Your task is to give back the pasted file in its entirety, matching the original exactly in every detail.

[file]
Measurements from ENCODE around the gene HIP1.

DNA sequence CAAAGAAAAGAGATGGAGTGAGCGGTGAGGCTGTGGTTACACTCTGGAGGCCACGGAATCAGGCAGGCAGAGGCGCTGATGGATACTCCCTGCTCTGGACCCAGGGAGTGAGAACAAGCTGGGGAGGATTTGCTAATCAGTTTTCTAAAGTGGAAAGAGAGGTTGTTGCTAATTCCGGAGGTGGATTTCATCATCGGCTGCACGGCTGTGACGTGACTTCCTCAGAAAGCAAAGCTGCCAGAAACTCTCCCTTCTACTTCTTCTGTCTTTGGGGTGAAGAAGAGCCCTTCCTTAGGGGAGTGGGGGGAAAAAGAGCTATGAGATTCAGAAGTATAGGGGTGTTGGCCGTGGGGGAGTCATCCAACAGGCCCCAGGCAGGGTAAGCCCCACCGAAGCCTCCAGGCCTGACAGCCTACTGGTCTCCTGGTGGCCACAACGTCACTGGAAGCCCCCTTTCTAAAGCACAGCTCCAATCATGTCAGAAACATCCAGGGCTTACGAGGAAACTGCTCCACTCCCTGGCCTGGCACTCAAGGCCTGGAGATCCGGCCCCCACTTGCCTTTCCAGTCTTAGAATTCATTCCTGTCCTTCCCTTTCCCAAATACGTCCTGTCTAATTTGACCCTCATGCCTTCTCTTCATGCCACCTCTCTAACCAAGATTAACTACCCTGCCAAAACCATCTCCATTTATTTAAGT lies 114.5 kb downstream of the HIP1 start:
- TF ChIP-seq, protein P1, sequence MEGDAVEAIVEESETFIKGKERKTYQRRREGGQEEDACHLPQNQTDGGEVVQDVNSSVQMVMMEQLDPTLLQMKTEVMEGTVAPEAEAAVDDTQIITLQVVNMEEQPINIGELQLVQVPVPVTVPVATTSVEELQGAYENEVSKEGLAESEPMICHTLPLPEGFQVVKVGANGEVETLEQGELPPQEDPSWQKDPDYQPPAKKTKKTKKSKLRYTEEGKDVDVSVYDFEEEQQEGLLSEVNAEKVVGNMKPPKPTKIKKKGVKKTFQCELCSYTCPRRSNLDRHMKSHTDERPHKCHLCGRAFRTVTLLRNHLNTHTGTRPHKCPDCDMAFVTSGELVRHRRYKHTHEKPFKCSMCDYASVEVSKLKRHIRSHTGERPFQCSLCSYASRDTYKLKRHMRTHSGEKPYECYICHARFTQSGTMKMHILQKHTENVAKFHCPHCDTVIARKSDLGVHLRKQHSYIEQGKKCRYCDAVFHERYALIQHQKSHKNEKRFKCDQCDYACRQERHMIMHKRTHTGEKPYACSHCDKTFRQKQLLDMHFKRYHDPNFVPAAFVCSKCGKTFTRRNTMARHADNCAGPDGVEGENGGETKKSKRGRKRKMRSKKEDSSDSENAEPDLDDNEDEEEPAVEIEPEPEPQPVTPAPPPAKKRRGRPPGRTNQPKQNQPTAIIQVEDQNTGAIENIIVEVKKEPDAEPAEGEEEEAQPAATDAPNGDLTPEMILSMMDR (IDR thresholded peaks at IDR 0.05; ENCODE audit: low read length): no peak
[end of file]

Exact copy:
Measurements from ENCODE around the gene HIP1.

DNA sequence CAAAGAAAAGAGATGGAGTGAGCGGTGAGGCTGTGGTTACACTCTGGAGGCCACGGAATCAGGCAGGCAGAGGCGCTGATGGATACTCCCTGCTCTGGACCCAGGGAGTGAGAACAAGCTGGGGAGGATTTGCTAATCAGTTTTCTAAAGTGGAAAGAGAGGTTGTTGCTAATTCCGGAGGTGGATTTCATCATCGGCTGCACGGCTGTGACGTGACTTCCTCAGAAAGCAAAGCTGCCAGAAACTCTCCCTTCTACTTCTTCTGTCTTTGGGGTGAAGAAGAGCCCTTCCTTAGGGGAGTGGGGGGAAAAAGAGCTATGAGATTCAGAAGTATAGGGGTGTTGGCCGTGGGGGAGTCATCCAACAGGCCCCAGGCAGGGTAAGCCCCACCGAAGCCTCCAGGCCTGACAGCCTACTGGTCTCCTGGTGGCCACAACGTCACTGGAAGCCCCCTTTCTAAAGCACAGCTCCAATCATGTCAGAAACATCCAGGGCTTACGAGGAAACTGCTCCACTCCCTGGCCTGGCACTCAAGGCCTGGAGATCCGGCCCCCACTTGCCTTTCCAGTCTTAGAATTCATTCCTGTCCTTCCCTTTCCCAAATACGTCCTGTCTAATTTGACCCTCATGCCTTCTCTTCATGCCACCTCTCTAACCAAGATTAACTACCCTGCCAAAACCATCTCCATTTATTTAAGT lies 114.5 kb downstream of the HIP1 start:
- TF ChIP-seq, protein P1, sequence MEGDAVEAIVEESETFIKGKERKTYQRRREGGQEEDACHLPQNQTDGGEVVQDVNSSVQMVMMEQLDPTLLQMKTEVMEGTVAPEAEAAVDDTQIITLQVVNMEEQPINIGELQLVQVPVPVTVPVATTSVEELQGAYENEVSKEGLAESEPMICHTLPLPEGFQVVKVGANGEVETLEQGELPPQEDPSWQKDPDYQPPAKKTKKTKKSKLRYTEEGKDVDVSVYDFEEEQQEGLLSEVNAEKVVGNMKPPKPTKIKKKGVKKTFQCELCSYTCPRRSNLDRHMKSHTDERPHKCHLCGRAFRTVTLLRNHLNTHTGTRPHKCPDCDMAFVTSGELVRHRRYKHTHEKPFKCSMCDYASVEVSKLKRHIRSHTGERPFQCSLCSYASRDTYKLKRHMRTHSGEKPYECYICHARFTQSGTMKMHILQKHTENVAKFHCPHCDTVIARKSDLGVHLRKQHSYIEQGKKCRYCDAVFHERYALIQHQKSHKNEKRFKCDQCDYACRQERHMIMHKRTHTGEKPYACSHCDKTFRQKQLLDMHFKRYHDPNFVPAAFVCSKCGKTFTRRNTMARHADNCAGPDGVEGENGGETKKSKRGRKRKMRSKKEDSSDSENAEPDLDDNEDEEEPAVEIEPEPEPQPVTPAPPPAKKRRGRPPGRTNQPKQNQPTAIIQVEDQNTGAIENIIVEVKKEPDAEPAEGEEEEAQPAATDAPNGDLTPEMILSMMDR (IDR thresholded peaks at IDR 0.05; ENCODE audit: low read length): no peak